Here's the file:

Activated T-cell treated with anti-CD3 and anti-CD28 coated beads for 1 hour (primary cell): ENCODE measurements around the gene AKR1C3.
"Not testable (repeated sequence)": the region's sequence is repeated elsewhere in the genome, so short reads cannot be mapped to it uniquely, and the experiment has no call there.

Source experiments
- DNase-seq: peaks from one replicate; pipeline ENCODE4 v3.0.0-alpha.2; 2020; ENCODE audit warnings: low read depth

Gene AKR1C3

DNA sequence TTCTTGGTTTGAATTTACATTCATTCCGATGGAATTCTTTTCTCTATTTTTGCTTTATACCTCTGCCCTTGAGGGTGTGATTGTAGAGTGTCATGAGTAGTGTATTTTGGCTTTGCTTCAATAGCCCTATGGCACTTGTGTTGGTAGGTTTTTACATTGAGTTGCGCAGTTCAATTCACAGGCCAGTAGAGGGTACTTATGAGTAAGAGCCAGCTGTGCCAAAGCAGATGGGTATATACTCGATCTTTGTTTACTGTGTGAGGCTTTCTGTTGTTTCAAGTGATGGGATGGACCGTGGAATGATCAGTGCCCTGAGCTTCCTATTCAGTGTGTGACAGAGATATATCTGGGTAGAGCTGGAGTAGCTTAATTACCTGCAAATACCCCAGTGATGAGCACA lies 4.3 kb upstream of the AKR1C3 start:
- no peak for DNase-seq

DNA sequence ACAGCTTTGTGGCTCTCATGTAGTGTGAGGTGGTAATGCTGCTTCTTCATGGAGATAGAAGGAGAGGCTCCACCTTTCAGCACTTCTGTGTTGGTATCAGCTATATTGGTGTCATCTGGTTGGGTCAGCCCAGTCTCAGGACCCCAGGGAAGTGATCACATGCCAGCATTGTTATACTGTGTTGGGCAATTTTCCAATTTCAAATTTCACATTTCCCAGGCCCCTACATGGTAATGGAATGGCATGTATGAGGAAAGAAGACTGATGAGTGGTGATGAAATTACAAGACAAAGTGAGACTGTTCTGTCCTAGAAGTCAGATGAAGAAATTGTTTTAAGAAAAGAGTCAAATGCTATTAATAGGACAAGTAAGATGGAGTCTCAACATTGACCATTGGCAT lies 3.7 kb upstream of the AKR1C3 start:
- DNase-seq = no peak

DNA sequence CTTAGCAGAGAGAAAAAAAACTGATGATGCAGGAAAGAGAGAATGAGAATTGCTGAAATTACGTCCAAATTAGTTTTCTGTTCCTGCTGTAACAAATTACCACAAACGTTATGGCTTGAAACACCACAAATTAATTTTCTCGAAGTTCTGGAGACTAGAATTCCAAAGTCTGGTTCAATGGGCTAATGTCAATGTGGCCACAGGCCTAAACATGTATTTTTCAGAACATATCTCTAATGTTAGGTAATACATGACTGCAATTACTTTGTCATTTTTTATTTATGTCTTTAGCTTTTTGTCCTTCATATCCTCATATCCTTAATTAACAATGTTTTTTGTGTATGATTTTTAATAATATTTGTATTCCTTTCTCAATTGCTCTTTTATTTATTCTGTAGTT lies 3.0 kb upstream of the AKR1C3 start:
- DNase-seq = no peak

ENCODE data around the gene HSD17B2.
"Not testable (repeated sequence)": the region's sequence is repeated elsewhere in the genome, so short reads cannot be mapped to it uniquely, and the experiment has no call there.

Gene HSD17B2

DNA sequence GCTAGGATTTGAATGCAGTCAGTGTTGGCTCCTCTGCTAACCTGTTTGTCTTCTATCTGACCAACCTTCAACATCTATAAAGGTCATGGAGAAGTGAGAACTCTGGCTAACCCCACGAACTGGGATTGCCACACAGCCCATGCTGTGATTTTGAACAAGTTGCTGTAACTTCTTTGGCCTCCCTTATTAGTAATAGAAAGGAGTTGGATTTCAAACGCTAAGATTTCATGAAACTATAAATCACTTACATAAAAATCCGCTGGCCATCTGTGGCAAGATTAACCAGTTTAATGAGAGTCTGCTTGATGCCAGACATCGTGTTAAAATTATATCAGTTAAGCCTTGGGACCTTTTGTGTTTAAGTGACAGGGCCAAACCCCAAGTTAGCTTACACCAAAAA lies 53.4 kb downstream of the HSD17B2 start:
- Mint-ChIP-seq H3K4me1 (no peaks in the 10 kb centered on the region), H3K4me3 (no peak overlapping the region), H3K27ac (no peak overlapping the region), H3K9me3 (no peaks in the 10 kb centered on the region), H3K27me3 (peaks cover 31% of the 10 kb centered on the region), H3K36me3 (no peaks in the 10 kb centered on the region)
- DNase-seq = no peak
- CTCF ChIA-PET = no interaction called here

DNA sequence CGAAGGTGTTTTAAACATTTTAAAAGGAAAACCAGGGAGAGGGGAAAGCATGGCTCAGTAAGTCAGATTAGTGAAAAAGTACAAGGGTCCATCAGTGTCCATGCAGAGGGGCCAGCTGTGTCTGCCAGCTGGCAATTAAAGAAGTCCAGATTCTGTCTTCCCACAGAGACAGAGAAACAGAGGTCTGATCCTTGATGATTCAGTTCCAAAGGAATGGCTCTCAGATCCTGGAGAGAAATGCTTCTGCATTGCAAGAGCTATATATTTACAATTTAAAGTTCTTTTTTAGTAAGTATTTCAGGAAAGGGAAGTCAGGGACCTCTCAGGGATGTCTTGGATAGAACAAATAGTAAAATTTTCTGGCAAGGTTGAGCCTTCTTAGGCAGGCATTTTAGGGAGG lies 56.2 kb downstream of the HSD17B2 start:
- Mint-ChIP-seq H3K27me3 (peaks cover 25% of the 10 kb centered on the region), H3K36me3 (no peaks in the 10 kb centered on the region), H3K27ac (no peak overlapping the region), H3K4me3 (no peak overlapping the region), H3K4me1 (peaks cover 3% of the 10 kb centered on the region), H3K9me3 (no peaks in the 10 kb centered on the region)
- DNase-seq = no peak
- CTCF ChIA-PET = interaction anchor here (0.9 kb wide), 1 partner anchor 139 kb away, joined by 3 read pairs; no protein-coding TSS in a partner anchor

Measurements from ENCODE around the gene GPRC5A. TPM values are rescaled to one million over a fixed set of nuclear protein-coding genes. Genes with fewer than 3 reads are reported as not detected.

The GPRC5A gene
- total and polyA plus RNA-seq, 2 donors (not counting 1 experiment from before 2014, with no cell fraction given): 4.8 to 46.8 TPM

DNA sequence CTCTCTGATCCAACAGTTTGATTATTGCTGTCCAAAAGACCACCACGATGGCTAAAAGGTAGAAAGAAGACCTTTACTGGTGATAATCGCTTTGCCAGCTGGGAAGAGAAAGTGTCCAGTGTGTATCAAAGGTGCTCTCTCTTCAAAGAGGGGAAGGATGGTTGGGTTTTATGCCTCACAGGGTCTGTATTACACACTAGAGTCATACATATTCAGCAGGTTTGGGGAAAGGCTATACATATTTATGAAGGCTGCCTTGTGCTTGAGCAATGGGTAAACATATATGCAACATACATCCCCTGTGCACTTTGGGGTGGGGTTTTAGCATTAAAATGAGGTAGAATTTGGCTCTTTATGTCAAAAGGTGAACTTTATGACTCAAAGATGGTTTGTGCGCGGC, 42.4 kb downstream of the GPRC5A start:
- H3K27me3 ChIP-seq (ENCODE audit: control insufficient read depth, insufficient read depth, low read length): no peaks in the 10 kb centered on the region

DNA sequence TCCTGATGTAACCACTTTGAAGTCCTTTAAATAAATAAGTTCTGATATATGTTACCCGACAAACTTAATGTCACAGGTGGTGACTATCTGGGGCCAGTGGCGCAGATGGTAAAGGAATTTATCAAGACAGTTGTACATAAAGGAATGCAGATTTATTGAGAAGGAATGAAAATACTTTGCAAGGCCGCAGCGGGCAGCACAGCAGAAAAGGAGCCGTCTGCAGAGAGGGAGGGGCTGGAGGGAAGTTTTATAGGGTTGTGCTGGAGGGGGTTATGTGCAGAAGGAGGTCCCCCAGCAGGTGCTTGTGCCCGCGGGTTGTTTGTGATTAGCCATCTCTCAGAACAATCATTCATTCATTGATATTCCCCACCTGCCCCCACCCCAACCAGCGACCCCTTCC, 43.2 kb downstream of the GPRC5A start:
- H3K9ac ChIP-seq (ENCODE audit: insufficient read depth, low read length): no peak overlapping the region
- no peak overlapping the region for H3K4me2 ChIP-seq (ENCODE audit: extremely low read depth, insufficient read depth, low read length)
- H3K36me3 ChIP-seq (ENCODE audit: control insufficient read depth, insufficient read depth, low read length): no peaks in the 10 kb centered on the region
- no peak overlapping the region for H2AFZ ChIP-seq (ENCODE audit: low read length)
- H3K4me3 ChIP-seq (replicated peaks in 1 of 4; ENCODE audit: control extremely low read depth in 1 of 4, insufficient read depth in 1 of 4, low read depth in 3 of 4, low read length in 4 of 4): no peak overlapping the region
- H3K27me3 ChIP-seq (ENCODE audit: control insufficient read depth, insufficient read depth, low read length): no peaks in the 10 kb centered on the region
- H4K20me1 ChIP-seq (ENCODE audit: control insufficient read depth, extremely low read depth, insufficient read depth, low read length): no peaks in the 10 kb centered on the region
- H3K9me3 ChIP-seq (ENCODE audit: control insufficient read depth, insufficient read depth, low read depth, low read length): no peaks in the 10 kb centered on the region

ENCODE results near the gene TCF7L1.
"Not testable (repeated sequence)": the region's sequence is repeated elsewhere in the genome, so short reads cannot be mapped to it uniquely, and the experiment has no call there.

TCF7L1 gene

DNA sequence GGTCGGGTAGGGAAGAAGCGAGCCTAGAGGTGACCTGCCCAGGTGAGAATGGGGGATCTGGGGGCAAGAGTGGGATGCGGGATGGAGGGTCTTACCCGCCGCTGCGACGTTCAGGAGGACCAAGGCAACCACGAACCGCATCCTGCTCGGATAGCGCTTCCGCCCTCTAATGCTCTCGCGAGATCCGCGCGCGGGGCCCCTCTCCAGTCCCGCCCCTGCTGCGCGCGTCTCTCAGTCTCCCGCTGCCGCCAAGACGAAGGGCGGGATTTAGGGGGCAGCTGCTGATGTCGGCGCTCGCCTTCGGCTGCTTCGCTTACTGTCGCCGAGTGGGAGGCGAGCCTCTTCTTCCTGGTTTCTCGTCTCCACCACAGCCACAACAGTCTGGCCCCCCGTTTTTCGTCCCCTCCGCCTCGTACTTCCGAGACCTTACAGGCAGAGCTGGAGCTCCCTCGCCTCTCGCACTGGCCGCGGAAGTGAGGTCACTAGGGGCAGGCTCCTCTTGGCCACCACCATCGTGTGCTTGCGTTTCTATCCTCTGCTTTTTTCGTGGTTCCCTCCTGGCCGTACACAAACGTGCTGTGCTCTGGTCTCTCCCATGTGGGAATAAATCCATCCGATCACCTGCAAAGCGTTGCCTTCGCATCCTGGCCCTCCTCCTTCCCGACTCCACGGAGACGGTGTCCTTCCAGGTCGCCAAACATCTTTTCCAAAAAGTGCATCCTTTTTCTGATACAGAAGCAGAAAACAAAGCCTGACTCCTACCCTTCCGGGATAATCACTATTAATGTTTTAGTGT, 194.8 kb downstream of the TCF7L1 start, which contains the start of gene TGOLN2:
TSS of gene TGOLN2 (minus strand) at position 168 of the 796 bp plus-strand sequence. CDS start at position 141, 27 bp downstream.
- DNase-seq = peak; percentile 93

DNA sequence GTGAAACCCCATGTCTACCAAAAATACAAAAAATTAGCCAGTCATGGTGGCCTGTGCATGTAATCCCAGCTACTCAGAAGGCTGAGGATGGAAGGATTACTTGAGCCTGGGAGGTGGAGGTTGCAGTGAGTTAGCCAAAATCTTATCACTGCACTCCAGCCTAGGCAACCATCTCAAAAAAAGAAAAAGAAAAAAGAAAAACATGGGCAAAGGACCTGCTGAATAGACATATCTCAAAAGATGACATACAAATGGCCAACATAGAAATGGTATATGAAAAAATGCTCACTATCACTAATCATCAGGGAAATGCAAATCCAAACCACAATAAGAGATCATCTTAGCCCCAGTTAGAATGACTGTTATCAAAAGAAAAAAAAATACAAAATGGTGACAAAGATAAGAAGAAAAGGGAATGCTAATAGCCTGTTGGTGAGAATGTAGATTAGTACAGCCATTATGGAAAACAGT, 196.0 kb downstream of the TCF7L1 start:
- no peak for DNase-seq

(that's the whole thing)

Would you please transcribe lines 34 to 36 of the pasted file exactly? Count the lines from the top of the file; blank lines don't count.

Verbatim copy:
- H3K27me3 ChIP-seq (ENCODE audit: control insufficient read depth, insufficient read depth, low read length): no peaks in the 10 kb centered on the region
- H4K20me1 ChIP-seq (ENCODE audit: control insufficient read depth, extremely low read depth, insufficient read depth, low read length): no peaks in the 10 kb centered on the region
- H3K9me3 ChIP-seq (ENCODE audit: control insufficient read depth, insufficient read depth, low read depth, low read length): no peaks in the 10 kb centered on the region